Frequently Asked Questions

Why are you called CitiSci(urid)?

 CitiSci stands for Citizen Science in City ecosystems. Meanwhile, the scientific name for squirrels (a family level taxonomic grouping) is Sciuridae, based on the latin root Sciurid (pronounced see-yur-id or sigh-yur-id). Altogether, CitiSci(urid) therefore means the city squirrel citizen science project.

Why grey squirrels?

Eastern grey squirrels thrive in cities, making them ideal model organisms for investigations into how wildlife adapt or acclimatize to urban habitats. The historical colonization of these habitats by grey squirrels is also uniquely well documented. Additionally, their prevalence and visibility on the urban landscape makes them particularly well suited for a citizen science endeavour.

Why is this important?

Eastern grey squirrel are amongst the world’s most successful invasive species. Understanding how grey squirrels cope with stressors on the urban landscape may help us to understand what characteristics make them such proficient invaders in novel ecosystems around the world.

Additionally, urban environments are sites of dense human and wildlife cohabitation. Understanding urban wildlife is therefore important not only for managing human-wildlife conflict, but also from a disease risk perspective. However, rather than pose a health risk, tree squirrels in many cases appear to buffer disease transmission, and may be useful as a “disease sentinel” early warning systems, indicating places and times of greater disease risk.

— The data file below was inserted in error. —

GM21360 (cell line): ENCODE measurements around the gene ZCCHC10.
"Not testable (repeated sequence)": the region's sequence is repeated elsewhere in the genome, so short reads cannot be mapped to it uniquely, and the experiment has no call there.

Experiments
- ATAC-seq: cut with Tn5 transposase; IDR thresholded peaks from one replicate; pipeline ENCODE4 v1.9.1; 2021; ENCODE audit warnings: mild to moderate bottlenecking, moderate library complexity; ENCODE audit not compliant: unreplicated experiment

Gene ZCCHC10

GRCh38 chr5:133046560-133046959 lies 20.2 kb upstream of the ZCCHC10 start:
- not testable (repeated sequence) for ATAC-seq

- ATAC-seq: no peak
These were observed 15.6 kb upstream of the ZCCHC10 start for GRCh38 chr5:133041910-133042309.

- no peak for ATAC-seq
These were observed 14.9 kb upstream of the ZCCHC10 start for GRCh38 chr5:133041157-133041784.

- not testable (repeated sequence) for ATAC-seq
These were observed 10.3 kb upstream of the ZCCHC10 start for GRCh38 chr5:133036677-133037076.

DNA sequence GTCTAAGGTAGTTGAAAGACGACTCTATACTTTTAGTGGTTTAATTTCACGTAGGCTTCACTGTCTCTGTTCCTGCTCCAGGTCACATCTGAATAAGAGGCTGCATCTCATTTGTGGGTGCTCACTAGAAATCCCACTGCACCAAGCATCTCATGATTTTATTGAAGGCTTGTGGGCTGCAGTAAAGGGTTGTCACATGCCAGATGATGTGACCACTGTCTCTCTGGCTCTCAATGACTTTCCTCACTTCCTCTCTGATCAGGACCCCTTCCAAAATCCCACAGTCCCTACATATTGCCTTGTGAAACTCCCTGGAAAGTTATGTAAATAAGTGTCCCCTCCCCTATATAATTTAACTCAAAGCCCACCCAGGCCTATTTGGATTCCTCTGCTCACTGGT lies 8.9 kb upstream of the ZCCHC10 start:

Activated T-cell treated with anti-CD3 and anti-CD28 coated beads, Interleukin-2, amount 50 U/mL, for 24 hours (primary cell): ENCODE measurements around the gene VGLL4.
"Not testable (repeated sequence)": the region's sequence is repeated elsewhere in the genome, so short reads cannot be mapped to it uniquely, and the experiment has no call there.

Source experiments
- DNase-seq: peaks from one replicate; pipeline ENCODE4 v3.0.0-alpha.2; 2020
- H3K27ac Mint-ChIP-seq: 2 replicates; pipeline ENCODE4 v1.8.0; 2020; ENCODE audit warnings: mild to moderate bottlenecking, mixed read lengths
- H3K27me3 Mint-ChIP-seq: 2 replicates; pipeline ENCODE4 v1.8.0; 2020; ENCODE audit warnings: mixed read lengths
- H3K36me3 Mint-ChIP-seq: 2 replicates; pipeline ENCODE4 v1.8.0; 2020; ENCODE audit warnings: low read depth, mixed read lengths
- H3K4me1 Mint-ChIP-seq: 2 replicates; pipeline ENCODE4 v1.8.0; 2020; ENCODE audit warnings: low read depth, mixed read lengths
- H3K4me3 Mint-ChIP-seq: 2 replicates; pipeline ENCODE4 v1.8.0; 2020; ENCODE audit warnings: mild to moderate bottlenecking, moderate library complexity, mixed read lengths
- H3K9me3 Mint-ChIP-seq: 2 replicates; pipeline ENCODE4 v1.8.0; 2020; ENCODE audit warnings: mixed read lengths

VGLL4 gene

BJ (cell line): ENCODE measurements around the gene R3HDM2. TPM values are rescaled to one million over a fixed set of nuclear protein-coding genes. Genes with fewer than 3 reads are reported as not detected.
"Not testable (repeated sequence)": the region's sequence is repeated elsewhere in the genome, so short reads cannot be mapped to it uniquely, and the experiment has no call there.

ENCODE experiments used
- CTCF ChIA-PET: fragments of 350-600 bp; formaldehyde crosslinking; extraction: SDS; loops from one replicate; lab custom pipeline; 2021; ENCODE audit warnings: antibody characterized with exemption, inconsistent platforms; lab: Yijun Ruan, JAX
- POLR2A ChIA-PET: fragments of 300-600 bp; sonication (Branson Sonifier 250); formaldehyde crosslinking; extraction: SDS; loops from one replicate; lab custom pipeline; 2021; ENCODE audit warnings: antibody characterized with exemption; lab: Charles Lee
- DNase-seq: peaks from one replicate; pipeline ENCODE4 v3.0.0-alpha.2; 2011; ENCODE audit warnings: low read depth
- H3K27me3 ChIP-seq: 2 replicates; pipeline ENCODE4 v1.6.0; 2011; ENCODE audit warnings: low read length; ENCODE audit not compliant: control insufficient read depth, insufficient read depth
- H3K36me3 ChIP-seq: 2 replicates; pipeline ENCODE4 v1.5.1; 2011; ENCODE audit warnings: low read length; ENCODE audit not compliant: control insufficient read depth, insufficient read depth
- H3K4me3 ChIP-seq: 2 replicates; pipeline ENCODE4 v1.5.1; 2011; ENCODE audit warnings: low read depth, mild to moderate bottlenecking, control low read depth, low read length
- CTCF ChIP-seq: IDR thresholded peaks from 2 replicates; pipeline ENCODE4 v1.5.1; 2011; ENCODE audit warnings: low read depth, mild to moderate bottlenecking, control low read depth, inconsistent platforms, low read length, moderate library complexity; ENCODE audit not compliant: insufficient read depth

What about the black squirrels?

The black and grey squirrels you see both belong to the same species (eastern grey squirrel, scientific name: Sciurus carolinensis).  In fact, there are actually three common colour variants: grey (which have white stomachs), black, and an intermediate blackish-brown colour. These differences are due to genetically inherited differences, similar to the way that people have different hair colours.

I have squirrels in my attic/garage/backyard/car, do you want to trap them?

Unfortunately, we are only interested in squirrels at our study sites.

I’ve found a baby squirrel, what should I do?

Step 1: Check out this handy info graphic by Urban Wildlife Care

Be advised: It is against the law to keep wild animals if you do not have the proper permits and training, regardless of your intent to release them. Leave wildlife rehabilitation to the experts.

To find the wildlife rehab centre nearest to you, check out